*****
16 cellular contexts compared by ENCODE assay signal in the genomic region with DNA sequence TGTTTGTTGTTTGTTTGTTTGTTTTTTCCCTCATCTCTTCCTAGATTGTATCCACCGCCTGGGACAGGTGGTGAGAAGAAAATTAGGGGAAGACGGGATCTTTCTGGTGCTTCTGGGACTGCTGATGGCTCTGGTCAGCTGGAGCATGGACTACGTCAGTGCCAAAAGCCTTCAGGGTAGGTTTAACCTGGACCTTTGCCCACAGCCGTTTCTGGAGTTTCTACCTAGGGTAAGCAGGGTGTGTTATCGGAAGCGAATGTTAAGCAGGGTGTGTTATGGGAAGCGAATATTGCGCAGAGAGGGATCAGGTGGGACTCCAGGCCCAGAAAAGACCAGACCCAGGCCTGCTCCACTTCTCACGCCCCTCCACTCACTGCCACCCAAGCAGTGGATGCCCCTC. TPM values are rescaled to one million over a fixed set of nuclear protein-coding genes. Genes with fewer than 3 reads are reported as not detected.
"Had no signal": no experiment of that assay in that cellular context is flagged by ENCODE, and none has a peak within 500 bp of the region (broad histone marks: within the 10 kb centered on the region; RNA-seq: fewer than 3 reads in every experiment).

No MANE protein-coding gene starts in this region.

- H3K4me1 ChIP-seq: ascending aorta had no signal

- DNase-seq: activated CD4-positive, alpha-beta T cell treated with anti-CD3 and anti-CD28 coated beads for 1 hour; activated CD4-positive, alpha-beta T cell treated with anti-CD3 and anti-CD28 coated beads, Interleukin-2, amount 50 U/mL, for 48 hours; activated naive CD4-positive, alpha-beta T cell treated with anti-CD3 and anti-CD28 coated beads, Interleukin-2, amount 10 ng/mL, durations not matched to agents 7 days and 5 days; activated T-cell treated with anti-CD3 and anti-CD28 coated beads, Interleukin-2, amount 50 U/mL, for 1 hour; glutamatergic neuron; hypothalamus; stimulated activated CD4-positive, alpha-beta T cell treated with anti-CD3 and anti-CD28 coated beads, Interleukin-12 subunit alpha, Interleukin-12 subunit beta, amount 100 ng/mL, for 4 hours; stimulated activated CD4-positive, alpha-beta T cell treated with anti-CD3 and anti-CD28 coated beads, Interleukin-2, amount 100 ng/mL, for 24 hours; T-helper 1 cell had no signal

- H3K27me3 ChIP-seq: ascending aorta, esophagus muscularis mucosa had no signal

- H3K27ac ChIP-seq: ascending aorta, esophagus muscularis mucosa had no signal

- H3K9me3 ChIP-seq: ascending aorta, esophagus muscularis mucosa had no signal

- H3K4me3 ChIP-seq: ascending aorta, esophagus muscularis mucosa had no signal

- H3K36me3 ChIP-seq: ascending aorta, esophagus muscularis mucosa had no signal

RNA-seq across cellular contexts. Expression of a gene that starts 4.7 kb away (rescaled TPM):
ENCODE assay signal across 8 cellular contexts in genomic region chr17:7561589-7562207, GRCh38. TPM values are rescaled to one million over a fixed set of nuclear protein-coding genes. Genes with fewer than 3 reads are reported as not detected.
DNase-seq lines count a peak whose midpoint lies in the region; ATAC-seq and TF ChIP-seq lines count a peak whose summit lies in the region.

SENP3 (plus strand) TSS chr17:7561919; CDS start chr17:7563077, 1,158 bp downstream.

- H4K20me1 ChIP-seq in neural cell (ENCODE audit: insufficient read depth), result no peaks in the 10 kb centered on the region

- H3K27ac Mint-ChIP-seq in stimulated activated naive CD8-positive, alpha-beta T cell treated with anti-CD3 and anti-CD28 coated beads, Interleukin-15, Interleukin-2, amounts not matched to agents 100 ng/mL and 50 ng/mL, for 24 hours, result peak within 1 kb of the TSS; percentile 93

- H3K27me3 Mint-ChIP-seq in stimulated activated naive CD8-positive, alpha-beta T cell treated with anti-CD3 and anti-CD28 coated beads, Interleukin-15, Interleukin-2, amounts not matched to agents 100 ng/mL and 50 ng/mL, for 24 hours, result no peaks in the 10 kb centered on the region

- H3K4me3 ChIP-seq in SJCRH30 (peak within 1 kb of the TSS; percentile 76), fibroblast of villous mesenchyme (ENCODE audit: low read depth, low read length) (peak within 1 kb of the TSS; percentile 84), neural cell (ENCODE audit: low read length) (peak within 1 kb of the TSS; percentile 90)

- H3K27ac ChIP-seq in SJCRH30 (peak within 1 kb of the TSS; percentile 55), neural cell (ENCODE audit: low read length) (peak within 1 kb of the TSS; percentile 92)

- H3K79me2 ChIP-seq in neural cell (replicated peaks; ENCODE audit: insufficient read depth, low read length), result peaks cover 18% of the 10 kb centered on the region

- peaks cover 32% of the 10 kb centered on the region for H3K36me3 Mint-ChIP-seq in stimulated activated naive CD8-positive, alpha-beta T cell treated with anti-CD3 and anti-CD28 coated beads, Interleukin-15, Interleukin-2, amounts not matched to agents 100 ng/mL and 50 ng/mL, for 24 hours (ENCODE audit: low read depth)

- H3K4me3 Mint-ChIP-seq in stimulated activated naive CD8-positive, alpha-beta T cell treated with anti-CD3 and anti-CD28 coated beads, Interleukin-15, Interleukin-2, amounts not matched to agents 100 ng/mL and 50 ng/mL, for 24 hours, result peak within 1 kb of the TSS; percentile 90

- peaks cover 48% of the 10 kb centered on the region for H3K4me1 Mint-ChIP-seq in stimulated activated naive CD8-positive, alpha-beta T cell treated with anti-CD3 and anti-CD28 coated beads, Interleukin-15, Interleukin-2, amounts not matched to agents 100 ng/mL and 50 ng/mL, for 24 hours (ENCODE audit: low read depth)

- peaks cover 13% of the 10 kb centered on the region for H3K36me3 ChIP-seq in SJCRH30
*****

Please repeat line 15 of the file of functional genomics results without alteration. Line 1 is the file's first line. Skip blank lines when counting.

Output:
- H4K20me1 ChIP-seq in neural cell (ENCODE audit: insufficient read depth), result no peaks in the 10 kb centered on the region